The Third People’s Health Assembly got off to a rousing start yesterday with a plenary session addressed by the South African Minister of Health, Aaron Motsoaledi, who spoke of the impact of the HIV/AIDS epidemic on his country and also by Pat Anderson, chairperson of the Australian Lowitja Institute, who spoke passionately about the struggle of Aboriginal Australians to regain control over their land and of the health impact of centuries of dispossession and repression. The slogan of the Third People’s Health Assembly is “health for all now!” which harks back to World Health Organization’s unmet vision of health for all by the year 2000. It was fitting that the opening ceremony included a message from the Emeritus Director General of the WHO, Halfdan Mahler, who over saw the HFA2000 strategy and who stated that the People’s Health Movement (PHM) is now the loudest global voice for health equity.
The assembly is attended by around 800 people from 90 countries. There is a real buzz with rooms full of health activists discussing their on-going campaigns to promote health equity and comparing notes across national borders about the trheats to health and ways of challenging and overcoming these threats. Overwhelmingly, the discussion is about the imoact of economic and political factors on health. A plenary on 7 July was on “The Global Political and Economic context of Health.” Ron Labonte, University of Ottawa, depressed everyone with his analysis of what he called neo-liberalism 3.0 and the ways in which neo-liberalism has occupied the state to make it safe for neo-liberalism. Zackie Achmat, South Africa, spoke passionately about the Treatment Action Campaign’s fight for affordable drugs for people living with HIV/AIDS. HIV positive himself he refused any treatment until it was available as part of public health service provision. His address was greeted by much foot stamping and singing in support of his message from his South African colleagues. Hugo Ico Peron from Guatemala spoke of the importance of learning from indigenous people about how to care for the land and environment. All in all an inspiring plenary session showing the importance of people’s passion combined with acute analysis in the struggle for health.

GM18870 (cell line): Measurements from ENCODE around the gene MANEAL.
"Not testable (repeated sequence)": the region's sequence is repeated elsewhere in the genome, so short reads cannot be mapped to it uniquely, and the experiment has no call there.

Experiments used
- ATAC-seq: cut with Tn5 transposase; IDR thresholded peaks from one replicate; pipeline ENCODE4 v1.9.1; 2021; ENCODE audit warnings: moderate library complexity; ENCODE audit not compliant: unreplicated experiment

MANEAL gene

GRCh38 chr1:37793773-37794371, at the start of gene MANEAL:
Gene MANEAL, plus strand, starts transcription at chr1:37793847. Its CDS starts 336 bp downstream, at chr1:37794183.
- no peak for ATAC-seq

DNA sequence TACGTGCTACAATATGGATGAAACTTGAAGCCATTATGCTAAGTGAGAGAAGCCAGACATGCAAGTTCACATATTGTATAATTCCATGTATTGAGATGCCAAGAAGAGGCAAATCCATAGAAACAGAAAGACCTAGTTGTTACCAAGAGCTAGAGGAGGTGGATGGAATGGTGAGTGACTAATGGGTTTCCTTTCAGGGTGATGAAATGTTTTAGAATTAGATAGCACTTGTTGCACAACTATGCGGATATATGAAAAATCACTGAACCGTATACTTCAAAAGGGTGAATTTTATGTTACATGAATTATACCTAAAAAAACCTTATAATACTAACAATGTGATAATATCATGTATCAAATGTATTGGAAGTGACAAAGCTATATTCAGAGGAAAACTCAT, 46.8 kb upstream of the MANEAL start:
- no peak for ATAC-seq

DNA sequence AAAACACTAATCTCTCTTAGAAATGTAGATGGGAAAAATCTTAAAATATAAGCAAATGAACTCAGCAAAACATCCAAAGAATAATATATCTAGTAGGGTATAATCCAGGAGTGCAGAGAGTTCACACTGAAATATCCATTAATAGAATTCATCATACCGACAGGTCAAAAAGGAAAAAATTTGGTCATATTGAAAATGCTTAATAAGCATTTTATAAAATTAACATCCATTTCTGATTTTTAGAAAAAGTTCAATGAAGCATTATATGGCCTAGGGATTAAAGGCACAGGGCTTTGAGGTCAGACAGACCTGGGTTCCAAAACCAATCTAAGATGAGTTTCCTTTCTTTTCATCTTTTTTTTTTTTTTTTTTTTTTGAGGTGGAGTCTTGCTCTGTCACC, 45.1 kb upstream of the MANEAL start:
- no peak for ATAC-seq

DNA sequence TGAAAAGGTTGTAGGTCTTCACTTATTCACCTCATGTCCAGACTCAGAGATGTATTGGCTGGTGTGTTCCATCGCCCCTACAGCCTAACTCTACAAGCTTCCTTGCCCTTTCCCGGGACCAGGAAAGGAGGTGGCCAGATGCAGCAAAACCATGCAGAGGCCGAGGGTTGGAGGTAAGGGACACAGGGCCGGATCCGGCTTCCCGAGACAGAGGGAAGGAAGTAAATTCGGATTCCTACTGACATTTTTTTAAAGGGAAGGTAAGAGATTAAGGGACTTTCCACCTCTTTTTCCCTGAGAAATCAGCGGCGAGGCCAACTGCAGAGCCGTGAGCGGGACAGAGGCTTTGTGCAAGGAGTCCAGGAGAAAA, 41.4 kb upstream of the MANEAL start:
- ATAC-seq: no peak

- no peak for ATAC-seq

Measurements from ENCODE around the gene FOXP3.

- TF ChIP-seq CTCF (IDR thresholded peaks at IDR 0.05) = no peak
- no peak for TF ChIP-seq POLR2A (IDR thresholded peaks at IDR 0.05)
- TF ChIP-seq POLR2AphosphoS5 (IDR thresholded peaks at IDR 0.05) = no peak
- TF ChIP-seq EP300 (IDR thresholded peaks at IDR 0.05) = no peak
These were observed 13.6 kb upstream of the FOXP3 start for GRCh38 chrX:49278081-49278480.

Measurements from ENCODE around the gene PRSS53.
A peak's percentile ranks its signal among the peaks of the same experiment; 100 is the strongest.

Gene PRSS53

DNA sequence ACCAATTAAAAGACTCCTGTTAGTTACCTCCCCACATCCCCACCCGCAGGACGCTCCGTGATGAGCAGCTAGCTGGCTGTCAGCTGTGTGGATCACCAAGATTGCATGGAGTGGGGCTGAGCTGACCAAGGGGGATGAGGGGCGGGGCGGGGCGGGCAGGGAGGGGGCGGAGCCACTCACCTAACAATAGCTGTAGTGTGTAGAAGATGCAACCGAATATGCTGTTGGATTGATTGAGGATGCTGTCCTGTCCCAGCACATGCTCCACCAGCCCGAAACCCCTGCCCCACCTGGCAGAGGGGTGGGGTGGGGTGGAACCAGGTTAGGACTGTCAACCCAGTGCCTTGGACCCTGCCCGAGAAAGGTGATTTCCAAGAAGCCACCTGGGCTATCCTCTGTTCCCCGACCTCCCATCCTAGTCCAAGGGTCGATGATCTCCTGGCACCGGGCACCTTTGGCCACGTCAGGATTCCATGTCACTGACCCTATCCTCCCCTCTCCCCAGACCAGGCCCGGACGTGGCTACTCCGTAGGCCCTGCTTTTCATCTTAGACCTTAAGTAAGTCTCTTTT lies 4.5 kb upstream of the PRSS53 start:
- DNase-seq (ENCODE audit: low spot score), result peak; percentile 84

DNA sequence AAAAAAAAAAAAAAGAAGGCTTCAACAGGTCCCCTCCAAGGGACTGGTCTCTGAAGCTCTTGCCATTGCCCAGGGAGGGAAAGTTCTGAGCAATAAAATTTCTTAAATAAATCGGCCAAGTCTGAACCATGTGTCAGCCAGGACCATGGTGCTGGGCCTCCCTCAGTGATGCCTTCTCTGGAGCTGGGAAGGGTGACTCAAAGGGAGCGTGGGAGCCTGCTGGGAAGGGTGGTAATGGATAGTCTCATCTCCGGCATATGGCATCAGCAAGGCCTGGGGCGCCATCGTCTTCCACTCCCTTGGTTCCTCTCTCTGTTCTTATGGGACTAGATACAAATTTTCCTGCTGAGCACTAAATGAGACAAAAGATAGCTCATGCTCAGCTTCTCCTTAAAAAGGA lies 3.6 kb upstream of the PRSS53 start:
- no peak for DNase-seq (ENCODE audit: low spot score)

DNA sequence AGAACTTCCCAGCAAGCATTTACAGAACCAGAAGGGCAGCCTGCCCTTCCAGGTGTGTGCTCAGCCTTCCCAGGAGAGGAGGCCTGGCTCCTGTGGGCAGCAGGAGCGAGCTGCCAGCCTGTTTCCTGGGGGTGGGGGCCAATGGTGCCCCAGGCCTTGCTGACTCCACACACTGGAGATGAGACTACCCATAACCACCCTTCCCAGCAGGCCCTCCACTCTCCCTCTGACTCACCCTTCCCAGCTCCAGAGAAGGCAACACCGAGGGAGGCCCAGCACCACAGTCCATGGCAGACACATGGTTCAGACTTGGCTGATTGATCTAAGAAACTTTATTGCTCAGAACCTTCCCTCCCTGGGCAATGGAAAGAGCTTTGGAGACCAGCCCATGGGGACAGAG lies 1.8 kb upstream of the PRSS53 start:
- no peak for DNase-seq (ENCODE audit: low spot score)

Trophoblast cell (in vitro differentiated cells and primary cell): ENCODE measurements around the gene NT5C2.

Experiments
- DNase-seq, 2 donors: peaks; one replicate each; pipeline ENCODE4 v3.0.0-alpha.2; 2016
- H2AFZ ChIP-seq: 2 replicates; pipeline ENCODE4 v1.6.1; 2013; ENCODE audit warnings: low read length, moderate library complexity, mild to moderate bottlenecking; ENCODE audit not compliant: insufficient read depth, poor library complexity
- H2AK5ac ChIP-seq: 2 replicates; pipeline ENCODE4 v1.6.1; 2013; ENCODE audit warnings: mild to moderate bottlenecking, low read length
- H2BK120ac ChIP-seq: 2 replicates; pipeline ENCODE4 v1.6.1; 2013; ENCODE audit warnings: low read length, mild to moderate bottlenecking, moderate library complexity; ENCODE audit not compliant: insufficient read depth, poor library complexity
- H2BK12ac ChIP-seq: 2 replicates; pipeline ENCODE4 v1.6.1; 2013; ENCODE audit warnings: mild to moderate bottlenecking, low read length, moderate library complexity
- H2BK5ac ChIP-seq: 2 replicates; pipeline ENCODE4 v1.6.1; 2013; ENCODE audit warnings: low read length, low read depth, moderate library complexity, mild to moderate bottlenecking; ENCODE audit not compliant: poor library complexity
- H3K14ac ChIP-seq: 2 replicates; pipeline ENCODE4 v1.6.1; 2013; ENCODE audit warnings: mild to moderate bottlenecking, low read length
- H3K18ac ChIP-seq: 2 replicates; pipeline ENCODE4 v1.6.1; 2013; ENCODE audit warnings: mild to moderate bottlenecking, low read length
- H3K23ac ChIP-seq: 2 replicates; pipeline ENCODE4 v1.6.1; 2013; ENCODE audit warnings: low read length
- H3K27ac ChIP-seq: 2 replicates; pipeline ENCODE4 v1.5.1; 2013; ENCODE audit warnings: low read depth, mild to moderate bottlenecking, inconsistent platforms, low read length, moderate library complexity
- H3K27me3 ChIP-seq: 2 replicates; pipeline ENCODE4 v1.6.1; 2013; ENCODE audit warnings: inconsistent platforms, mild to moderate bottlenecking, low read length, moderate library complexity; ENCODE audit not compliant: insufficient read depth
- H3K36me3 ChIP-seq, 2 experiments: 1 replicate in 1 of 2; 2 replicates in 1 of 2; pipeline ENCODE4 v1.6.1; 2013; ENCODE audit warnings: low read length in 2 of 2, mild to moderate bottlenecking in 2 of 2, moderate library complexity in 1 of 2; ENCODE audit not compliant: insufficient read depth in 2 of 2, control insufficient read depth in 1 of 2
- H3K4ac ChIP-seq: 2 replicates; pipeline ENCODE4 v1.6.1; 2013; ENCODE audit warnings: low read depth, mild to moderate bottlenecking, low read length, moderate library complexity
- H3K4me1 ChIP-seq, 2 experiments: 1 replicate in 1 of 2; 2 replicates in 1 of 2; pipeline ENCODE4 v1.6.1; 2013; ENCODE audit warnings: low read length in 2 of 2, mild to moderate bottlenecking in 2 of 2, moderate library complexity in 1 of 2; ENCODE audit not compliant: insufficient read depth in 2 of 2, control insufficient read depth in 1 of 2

This afternoon’s plenary was on Africa and speaker after speaker detailed the raw deal that Africa gets in the global political economy—less than its fair share of all resources, including doctors, income, health, and food. Coming from Australia, one of the world’s rich countries, I can only hang my head in shame at the way rich countries have ripped off Africa over the last four centuries and have lived lifestyles that have depended on this rip off! A very detailed presentation from Di McIntyre, University of Cape Town, showed evidence that community-based insurance is regressive and inefficient—the costs of collecting it often exceed the contributions—and that publicly funded health systems funded by progressive taxation is the fairest system of providing healthcare.
The weather in Cape Town is quite cold and there is a lot of rain, but this is doing nothing to dampen the spirits of the delegates. The assembly is alive with people working out ways of changing the current world order so that it is truly able to support people’s health and does so in a way that does not cost the earth’s environment. The PHM has country circles in over 45 countries and these circles work on local campaigns to promote the economic, social, and political conditions for health. The assembly is its peak body which meets to discuss strategies and confirm the overall directions of the PHM. During the course of the assembly a Cape Town call to action is being drafted and will be presented to the final plenary session for endorsement.
Fran Baum is a professor of public health. She is the director of the Southgate Institute of Health, Society, and Equity, Flinders University, Adelaide, Australia and co-chair of the Global Steering Committee, People’s Health Movement. She is an Australian Research Council Federation fellow.